Burgess’ decision was far more bold than he gives himself credit for – but equally, the rewards have been just as rich over the course of an unbelievable few months.

It’s hard to think of any story in Europe this season that can hold a candle to Union’s remarkable resurgence.

And for Burgess, the decision has paid dividends away from the football too, as he lifts the lid on how he’s embraced adapting to a new way of life in the Flanders region.

“It’s a different culture. It’s a different way of playing football; the training’s very different, the group mentality is quite different, just like the individual characters. But I enjoy it – it’s better in a good way.”

For any player who jets off to a new country, there’s always the prospect of negotiating a language barrier. But in this instance, Burgess has had to contend with more than most.

“I’m learning French at the University of Antwerp, but I’m living in a Dutch-speaking city – so it’s a little bit frustrating I guess! I feel bad because everyone here speaks Dutch but then I have a good reason because the club and the fans and the history is all French.

“I don’t hear much of the news over here because all of the channels are either French or Dutch on my TV. I watch football games on mute because I can’t listen to the Dutch commentary. So I watch all the games on mute and I put some music on in the background.

“You have a little bit more of an ignorant life I guess.”

Burgess has hailed the character and mentality of the ‘special’ group of players currently driving Union’s shock title bid


Nico Vereecken / Photo News)

Ignorance is perhaps something that a few individuals at neighbouring clubs could be accused of back at the start of the current Jupiler Pro campaign.

Union set the tone by thrashing Belgian’s biggest club, Anderlecht, in their own backyard on the opening day of the campaign.

Burgess was on the bench for that match, but he was soon in the limelight himself. His first start of the season coincided with Union’s emphatic 4-0 home win over Standard Liege just a month later.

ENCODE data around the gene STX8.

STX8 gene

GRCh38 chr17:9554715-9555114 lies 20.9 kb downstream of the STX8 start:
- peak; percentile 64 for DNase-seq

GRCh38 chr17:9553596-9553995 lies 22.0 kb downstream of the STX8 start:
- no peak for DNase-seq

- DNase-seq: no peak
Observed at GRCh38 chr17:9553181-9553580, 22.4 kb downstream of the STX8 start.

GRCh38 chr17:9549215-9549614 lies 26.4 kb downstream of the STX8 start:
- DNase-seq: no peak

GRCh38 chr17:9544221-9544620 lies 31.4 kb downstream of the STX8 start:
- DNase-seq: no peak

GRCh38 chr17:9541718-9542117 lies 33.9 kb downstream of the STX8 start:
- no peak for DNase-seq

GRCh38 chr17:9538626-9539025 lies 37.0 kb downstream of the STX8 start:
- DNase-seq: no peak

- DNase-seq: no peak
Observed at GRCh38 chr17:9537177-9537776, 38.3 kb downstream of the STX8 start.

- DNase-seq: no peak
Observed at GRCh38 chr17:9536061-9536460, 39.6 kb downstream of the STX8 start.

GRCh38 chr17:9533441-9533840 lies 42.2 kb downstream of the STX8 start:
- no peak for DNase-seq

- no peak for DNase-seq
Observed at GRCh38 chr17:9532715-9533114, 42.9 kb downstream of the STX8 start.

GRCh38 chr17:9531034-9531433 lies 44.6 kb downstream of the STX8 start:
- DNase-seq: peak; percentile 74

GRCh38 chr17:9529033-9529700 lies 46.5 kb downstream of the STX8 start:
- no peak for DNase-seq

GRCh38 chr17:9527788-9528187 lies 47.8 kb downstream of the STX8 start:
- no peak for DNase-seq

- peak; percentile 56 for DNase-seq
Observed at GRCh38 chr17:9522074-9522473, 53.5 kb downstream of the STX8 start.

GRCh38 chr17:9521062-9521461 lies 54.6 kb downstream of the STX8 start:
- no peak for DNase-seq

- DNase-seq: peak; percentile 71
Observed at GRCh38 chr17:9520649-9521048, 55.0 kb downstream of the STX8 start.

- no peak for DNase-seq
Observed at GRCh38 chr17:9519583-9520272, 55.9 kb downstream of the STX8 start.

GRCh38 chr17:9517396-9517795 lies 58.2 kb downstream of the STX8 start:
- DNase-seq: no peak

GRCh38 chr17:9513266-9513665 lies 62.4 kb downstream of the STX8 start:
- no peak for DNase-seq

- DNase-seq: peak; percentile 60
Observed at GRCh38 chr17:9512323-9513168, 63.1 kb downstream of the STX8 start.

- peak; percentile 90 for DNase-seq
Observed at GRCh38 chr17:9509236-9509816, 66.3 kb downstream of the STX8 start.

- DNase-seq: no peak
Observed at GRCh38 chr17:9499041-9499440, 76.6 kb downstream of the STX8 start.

It’s a trend that has continued ever since. Of the big-hitters in Belgium, only Club Brugge have managed to get the best of Union during their first year back in the big-time.

Burgess concedes that the club were faced with a gruelling run of fixtures at the end of January which saw them face the other teams in the play-off spots and Genk. Remarkably, Union didn’t falter and instead picked up 10 points from a possible 12 to give them a boost ahead of the crunch run-in.

But can their success on the pitch against the league’s juggernauts, regardless of how the season concludes, be the catalyst for Union to reclaim their own spot amongst of the powerhouses of Belgian football?

“It’s definitely got the potential. I think it’s been outside of the top division for 48 years.

“Obviously things have scaled down a little bit. They have a brilliant, loyal fanbase but it’s probably not as many as some of the bigger clubs who have been enjoying success in Europe over the last 20 years.

“But it has the potential and it’s a little bit like the place to be in Brussels on the weekend at the moment. Everything gets shut down outside on the roads and there’s street parties, there’s beers and vendors selling all sorts of food and drink. It’s quite a cool place to be.”

Although people may not be familiar with Union, the man at the helm of the club is.

Brighton owner Tony Bloom bought into the club back in 2018 and has overseen their return prominence alongside co-owner Alex Munzio.